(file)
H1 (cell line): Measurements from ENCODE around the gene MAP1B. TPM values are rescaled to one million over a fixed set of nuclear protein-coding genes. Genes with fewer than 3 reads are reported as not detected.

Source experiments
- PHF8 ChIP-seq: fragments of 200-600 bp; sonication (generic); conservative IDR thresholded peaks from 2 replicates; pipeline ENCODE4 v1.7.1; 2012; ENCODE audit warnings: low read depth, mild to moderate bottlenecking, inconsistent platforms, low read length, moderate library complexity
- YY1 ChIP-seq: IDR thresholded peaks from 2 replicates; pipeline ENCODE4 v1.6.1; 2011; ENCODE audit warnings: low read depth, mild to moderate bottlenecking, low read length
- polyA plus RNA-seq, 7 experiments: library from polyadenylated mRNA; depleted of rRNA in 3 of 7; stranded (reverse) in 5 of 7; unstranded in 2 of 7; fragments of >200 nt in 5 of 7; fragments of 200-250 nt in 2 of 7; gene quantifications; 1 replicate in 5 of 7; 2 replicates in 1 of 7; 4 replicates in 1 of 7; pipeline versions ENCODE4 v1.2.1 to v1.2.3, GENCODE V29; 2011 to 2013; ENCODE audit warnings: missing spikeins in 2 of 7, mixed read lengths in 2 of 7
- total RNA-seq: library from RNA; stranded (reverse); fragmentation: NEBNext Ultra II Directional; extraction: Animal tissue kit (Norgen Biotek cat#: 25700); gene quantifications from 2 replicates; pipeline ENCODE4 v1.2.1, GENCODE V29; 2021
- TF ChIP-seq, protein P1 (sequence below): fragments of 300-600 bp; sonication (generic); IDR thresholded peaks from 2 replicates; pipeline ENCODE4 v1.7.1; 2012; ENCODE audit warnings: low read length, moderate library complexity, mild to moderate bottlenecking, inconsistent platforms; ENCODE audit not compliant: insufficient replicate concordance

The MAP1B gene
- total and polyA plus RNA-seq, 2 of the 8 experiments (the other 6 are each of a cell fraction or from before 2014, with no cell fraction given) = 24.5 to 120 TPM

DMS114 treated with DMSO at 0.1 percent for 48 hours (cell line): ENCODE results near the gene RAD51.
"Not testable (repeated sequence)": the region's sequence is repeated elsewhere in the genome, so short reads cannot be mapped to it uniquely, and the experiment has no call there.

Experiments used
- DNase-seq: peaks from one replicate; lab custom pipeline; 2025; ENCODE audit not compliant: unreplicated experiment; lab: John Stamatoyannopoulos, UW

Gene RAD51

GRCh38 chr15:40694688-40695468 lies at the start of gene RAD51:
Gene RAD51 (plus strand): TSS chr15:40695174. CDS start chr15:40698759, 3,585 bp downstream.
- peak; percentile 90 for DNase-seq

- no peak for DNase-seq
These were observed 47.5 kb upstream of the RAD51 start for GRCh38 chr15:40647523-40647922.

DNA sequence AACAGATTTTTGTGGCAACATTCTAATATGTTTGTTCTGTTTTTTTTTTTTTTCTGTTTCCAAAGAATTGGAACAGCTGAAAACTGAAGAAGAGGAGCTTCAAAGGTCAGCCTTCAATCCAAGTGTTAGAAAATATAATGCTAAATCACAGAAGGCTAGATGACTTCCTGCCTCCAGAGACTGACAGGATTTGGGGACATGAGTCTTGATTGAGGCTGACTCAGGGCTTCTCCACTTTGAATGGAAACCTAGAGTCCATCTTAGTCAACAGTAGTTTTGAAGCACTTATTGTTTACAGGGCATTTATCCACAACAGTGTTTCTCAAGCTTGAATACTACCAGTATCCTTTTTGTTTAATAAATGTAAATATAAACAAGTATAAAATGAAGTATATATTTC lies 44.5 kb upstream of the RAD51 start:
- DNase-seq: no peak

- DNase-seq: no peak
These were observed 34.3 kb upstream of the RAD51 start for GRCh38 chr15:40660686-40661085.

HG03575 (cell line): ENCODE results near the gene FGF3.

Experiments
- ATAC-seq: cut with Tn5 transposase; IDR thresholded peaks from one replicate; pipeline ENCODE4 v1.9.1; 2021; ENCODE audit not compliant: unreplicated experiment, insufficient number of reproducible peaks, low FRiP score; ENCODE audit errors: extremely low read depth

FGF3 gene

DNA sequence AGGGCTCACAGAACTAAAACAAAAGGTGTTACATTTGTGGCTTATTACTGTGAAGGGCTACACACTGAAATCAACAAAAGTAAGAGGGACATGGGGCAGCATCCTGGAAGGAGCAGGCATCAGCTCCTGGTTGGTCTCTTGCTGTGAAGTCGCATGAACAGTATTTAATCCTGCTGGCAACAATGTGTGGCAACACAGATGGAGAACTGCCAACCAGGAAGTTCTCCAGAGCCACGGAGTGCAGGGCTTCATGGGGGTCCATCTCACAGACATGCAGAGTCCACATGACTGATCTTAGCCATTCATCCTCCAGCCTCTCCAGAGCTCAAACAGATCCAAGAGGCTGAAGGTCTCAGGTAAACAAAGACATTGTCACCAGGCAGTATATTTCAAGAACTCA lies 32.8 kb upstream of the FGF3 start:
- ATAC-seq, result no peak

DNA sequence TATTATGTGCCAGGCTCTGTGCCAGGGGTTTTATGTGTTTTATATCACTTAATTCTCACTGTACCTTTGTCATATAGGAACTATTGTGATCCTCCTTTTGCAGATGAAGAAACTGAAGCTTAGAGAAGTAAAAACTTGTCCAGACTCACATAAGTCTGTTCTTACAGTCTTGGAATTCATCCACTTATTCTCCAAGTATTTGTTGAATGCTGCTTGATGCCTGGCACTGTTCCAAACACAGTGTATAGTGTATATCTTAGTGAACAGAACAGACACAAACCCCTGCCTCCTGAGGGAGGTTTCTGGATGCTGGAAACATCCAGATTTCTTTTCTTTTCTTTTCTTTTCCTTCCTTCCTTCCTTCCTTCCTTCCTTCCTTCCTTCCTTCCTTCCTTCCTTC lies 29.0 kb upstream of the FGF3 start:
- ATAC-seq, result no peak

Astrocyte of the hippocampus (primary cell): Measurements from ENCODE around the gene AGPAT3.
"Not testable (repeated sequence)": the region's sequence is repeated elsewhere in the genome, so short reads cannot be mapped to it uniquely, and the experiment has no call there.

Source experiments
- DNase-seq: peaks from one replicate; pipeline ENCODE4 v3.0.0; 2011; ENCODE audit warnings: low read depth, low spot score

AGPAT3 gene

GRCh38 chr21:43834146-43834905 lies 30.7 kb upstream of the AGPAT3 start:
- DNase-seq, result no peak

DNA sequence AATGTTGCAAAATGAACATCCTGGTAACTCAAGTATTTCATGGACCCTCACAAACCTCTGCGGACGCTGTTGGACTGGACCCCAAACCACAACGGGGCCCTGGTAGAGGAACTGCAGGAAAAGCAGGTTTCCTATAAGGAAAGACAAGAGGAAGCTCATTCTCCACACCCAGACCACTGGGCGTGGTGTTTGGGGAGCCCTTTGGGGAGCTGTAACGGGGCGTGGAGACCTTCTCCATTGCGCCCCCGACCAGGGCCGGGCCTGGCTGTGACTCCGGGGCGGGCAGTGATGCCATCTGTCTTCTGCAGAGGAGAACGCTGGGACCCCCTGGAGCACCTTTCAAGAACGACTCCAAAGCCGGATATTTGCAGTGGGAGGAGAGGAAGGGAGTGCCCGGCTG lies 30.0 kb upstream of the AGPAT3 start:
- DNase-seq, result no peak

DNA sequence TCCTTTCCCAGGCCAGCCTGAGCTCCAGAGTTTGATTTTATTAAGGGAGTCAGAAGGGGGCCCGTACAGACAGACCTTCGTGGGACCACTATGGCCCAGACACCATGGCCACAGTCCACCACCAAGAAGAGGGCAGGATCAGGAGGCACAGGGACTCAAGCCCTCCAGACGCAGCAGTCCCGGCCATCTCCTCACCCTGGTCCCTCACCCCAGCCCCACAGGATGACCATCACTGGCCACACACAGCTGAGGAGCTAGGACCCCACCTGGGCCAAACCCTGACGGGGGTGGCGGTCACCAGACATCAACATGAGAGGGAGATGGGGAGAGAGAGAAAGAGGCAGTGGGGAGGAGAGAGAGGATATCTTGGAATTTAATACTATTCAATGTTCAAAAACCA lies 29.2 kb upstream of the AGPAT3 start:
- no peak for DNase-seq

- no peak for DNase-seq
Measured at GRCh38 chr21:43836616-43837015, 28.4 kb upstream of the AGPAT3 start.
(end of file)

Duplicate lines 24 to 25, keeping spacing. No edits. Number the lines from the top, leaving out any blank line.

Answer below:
HG03575 (cell line): ENCODE results near the gene FGF3.

Experiments